intra-faith dialogue.

kathyescobar dreams, incarnational, relationships, spiritual formation 30 Comments

colossians 3

last week i was in a fun conversation with some dear friends (planning our next theology camp!) about how hard it is to hold the space for differing theological perspectives on really big issues. it’s tough because so much of our thinking has become “either/or”.  you’re either this type of christian or you’re that type of christian. you’re either conservative or liberal. you’re either evangelical or mainline, for this or against that.

we have built some scary divides between each other and it feels like the gap continues to widen. one hour on facebook when there’s a hot topic making its rounds and the comment threads reflect how crazy it’s become.

it made me think about inter-faith dialogue and how it’s gained a lot of traction over the years. i have many friends who are sitting at much bigger tables than ever before and learning, loving, and practicing with people from other faiths. because of the nature of the work i do at the refuge, honestly, i don’t have that many opportunities to connect with people from different faiths.  most of the folks i meet with regularly come from either no-faith backgrounds or some-form-of-christian ones and are much more focused on how they’re going to make it through the day than on talking theology.  however, it’s totally easy for me to hang with people from different faiths.

over time, i’ve found that it is far more difficult to have safe and loving conversations with other christians who are on a different page theologically.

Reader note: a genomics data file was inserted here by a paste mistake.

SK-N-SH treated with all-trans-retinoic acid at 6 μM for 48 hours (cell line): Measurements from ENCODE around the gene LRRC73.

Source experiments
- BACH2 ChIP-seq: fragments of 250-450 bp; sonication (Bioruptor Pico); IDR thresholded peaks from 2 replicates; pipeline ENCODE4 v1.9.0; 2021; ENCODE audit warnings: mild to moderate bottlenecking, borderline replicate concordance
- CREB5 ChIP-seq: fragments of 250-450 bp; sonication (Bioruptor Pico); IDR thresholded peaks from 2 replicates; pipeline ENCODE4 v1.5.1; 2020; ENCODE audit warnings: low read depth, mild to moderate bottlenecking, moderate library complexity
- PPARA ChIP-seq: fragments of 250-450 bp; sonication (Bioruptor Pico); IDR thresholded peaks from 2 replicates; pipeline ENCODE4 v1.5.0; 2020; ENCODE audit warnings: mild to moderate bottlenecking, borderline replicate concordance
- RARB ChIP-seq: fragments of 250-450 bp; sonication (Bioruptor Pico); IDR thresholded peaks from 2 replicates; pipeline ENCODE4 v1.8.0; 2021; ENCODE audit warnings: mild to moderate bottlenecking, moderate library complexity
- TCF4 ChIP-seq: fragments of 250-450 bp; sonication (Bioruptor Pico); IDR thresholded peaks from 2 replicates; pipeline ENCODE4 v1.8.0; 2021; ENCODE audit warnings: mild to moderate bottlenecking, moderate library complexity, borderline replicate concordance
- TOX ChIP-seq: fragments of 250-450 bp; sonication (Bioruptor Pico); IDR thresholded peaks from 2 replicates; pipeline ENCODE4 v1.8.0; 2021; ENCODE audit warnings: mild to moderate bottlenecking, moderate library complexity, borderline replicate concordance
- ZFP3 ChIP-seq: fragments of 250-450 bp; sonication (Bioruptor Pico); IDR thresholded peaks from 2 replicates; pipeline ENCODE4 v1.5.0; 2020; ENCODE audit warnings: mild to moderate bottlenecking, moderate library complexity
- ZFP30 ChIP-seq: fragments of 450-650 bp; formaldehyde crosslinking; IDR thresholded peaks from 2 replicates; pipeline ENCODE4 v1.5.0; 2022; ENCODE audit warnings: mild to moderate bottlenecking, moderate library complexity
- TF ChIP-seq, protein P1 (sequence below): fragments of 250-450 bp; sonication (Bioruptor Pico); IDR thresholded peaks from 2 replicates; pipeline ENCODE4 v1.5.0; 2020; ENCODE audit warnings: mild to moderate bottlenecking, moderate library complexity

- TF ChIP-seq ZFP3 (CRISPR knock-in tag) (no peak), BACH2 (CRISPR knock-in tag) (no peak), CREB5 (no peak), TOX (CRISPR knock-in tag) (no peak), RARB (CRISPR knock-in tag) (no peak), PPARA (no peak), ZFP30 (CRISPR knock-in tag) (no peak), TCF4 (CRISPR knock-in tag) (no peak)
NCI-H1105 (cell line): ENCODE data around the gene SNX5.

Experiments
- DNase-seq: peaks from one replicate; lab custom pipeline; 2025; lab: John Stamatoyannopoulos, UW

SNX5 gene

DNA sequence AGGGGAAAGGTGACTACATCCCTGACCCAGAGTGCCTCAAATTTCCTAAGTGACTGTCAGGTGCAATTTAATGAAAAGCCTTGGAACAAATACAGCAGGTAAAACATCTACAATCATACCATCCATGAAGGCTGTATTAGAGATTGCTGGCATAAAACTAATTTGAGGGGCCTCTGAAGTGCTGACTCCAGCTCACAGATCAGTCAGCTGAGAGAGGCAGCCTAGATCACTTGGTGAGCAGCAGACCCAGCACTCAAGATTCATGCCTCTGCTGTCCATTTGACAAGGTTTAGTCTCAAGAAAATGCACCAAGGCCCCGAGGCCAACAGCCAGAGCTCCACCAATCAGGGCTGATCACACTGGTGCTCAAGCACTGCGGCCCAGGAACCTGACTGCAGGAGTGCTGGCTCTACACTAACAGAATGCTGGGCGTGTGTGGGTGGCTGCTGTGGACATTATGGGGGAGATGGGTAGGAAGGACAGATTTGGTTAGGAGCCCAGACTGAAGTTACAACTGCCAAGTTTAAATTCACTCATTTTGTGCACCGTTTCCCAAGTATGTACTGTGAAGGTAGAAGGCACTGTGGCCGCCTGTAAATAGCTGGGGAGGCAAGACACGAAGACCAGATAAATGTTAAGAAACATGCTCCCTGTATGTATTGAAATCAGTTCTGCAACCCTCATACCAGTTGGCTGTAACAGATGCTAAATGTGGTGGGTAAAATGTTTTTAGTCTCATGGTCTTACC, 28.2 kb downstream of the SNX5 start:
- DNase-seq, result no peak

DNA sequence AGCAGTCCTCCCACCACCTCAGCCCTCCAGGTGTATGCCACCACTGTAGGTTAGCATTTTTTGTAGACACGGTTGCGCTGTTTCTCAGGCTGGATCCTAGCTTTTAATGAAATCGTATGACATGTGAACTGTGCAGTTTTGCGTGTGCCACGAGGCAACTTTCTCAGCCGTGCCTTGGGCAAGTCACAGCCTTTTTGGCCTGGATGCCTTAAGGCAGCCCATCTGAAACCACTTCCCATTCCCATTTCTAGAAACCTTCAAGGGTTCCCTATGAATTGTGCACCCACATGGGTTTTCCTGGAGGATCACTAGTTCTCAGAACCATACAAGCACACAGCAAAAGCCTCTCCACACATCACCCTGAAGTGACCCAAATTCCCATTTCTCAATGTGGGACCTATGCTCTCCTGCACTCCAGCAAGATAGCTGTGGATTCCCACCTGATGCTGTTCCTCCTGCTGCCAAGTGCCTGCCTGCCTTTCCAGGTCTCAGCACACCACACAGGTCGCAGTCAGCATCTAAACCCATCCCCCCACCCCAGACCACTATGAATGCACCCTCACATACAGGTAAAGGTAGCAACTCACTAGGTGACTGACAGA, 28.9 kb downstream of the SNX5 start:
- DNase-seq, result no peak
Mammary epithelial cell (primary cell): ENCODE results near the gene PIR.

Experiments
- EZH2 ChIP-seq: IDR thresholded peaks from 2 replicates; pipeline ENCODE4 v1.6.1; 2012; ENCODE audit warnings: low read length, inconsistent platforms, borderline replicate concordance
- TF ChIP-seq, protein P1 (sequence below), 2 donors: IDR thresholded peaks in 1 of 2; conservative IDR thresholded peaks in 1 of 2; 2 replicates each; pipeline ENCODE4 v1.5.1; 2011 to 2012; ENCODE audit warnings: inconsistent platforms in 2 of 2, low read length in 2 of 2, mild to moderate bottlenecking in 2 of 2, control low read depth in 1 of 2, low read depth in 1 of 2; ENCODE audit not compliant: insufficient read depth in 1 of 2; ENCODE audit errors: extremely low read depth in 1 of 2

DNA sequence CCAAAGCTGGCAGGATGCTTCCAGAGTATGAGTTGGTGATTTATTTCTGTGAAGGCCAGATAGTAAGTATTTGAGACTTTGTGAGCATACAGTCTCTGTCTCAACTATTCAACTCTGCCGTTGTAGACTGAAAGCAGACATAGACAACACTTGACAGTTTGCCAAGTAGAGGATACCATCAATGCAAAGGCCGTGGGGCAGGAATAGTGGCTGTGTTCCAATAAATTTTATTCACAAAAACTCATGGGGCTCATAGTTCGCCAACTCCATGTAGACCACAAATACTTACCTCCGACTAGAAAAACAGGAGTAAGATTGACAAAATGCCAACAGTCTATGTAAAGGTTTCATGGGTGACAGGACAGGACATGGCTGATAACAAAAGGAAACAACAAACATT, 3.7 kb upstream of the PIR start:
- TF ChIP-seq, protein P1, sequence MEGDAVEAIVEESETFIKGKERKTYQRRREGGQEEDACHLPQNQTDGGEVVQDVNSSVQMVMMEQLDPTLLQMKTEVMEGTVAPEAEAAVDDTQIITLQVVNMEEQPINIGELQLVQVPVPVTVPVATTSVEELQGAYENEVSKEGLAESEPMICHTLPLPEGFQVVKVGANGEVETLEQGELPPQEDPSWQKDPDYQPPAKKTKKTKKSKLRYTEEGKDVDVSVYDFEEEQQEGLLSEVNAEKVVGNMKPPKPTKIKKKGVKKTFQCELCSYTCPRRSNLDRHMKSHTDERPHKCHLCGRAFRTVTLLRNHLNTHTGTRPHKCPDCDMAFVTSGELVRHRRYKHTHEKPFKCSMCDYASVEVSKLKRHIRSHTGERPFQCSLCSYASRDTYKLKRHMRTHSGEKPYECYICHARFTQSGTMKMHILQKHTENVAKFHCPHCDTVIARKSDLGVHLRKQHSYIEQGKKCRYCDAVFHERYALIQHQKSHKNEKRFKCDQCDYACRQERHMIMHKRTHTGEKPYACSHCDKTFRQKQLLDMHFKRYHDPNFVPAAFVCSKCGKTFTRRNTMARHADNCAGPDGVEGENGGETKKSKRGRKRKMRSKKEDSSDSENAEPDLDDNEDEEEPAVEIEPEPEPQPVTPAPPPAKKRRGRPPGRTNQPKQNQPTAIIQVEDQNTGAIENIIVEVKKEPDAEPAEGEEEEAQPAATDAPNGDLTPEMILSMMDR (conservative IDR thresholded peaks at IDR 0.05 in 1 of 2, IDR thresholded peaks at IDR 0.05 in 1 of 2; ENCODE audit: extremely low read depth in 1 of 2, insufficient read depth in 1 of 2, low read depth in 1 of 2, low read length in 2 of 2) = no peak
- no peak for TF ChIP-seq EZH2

when we do intersect on some of these hot topics, it seems like it’s tricky to feel safe. often for both sides, it can feel like our faith is being questioned. we can become defensive, protective, or feel like we’re misunderstood. our motives feel threatened. we start to get that ache in the pit of our stomach warning us, “uh oh, this isn’t going to end well.”

it makes me so sad to see the splinters and divisions all over the place between supposedly  “conservative” and “liberal” christians. often, i have felt the most resistance and judgment from my own christian brothers & sisters, not my non-christian ones.

as i was driving home from our meeting, this word came to mind to describe what we were hoping for in our theology camp dreaming–intra-faith dialogue.

when i got home googled “intra-faith dialogue” to see what was being written on it, thinking i was way late to the party.  interestingly enough, there was little to nothing about intentional intra-faith conversations related to christianity.

i think we need more spaces and places for intra-faith dialogue, where christians with vastly differing views can be together face to face, eye to eye, heart to heart, to listen and learn from each other.  

we need ways to practice dignified dialogue, ways to talk about our differences that are safe, loving, kind, respectful, and challenging. we need spaces to find what we have in common instead of only focus on our differences. we need people who are brave enough to hold in tension radically different biblical interpretations in love and respect.

i am so thankful for the refuge because we do attempt, as best we can, to hold this kind of space in community. it hasn’t been easy and our hardest divide is between conservative and progressive views of the Bible. we most certainly haven’t played this out perfectly and keep learning as we go, but it does seem like our best hope always comes back to relationship.  when we’re friends, real friends, everything changes.

i am painfully aware, though, of how hard it is to hold these kind of theological differences in tension.